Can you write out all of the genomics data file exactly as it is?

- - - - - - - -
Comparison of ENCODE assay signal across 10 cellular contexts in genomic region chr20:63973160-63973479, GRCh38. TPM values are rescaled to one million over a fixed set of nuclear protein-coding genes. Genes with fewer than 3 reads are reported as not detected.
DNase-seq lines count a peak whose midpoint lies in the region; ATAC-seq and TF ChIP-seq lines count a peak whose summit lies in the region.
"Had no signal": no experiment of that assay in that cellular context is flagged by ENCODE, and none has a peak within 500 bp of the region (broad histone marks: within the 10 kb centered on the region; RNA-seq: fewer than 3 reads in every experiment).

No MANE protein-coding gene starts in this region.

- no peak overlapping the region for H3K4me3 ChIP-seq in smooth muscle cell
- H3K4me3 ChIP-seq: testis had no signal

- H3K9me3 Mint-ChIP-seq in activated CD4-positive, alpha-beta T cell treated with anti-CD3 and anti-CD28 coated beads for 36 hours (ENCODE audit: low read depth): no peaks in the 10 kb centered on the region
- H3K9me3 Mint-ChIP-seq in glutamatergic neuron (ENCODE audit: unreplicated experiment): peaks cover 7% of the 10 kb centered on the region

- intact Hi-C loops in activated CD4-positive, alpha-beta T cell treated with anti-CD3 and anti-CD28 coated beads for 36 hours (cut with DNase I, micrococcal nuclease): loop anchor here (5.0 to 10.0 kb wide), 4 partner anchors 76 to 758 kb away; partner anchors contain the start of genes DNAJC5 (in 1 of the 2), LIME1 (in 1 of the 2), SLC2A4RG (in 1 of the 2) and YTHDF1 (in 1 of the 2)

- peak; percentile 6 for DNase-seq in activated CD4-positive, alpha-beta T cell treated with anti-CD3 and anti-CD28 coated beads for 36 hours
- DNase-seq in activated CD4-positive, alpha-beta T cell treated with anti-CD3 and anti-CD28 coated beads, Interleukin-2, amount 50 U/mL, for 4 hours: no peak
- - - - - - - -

Comparison of ENCODE assay signal across 10 cellular contexts in genomic region chr20:63973160-63973479, GRCh38. TPM values are rescaled to one million over a fixed set of nuclear protein-coding genes. Genes with fewer than 3 reads are reported as not detected.
DNase-seq lines count a peak whose midpoint lies in the region; ATAC-seq and TF ChIP-seq lines count a peak whose summit lies in the region.
"Had no signal": no experiment of that assay in that cellular context is flagged by ENCODE, and none has a peak within 500 bp of the region (broad histone marks: within the 10 kb centered on the region; RNA-seq: fewer than 3 reads in every experiment).

No MANE protein-coding gene starts in this region.

- no peak overlapping the region for H3K4me3 ChIP-seq in smooth muscle cell
- H3K4me3 ChIP-seq: testis had no signal

- H3K9me3 Mint-ChIP-seq in activated CD4-positive, alpha-beta T cell treated with anti-CD3 and anti-CD28 coated beads for 36 hours (ENCODE audit: low read depth): no peaks in the 10 kb centered on the region
- H3K9me3 Mint-ChIP-seq in glutamatergic neuron (ENCODE audit: unreplicated experiment): peaks cover 7% of the 10 kb centered on the region

- intact Hi-C loops in activated CD4-positive, alpha-beta T cell treated with anti-CD3 and anti-CD28 coated beads for 36 hours (cut with DNase I, micrococcal nuclease): loop anchor here (5.0 to 10.0 kb wide), 4 partner anchors 76 to 758 kb away; partner anchors contain the start of genes DNAJC5 (in 1 of the 2), LIME1 (in 1 of the 2), SLC2A4RG (in 1 of the 2) and YTHDF1 (in 1 of the 2)

- peak; percentile 6 for DNase-seq in activated CD4-positive, alpha-beta T cell treated with anti-CD3 and anti-CD28 coated beads for 36 hours
- DNase-seq in activated CD4-positive, alpha-beta T cell treated with anti-CD3 and anti-CD28 coated beads, Interleukin-2, amount 50 U/mL, for 4 hours: no peak